A study published in 2015 in the journal Proceedings of the National Academy of Sciences (1) highlighted a link between oral motor movements and the auditory perception of language. Translation: prolonged sucking of a pacifier – but also of a thumb – on the one hand would prevent children from identifying certain soundsand on the other hand repeat them correctly.
Another reason to limit the pacifier as much as possible during the day, and to wean the baby quickly.
Pacifier from what age?
The need to suck is innate in newborns, so it is felt very quickly and needs to be satisfied. In addition, its preventive effects on sudden infant death syndrome make it interesting from an early age of the baby. It is for these reasons that the American Academy of Pediatrics recommends the use of pacifiers in babies of the age of 6 weeks to 1 year old. Moreover, at 6 weeks, breastfed infants will have already taken their cruising speed and the pacifier will therefore not risk disturbing the smooth running of breastfeeding.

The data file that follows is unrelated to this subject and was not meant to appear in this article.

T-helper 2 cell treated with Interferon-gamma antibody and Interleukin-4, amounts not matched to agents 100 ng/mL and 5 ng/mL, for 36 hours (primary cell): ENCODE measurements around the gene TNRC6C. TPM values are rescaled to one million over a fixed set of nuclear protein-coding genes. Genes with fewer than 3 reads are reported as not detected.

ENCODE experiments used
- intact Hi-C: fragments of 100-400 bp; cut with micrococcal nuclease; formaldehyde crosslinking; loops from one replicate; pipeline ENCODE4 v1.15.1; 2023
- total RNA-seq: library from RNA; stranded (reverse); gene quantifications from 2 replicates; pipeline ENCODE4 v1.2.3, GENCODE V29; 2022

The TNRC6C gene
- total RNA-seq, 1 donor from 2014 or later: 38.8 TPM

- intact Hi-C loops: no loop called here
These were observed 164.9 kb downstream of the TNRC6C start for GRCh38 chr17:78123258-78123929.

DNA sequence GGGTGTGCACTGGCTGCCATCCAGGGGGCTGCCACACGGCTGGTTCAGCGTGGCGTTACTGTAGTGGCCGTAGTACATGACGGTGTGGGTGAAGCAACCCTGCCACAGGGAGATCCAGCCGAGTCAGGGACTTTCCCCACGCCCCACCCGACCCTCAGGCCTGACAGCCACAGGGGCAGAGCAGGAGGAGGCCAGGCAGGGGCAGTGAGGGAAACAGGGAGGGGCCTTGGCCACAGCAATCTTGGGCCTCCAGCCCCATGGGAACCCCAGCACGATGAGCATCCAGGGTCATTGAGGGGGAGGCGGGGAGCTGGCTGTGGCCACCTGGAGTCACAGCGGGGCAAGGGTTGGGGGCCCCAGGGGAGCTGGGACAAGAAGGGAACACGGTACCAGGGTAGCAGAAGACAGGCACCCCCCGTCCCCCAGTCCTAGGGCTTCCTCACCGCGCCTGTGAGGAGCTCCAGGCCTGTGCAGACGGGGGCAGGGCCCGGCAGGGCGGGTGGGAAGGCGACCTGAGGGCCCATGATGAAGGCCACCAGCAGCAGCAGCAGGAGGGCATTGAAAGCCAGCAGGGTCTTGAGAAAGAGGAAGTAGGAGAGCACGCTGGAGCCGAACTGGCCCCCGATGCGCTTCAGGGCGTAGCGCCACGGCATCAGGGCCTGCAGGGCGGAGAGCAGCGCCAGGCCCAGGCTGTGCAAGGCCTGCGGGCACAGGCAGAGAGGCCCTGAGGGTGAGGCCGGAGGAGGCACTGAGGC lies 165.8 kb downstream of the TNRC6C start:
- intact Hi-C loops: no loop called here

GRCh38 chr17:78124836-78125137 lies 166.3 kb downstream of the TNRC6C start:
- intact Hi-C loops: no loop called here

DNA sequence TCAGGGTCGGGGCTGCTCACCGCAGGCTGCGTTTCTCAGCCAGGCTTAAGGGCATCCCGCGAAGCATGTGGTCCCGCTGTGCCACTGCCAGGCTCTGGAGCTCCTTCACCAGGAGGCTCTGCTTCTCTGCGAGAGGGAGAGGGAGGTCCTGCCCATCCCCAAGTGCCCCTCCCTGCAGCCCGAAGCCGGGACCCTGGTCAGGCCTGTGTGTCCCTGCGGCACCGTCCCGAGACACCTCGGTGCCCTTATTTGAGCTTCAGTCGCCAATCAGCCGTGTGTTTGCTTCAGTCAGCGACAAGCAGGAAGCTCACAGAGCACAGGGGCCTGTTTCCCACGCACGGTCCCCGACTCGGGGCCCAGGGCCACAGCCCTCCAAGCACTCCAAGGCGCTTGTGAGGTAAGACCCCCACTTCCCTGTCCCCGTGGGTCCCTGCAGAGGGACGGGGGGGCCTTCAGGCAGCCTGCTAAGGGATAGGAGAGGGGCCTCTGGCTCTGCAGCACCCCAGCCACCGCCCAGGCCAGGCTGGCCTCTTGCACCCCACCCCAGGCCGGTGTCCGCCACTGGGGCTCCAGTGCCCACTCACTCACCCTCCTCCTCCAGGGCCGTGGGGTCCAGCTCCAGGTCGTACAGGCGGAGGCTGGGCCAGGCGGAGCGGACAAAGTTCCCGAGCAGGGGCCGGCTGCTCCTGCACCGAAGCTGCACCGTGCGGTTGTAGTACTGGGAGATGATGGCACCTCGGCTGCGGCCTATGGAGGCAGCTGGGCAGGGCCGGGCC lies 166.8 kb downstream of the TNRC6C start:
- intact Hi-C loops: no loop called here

For nursing mothers who ideally have to wait a few weeks before offering the pacifier to their toddler, it is fortunately possible to meet their need for suction in other ways. “Put them to the breast as often as possible is recommended whatever happens so that lactation is optimal” recalls Carole Hervé. And that is enough for some newborns who are very satisfied with regular latching. For others, whose needs are greater, mom’s or dad’s little finger – well washed obviously – can be a subterfuge. And we must also keep in mind that the need for suction is closely linked to the need for reassurance, and that the soothing presence of a parent, hugs, rocking, sweet wordsare just as many effective ways to reassure baby without always going through the suction box.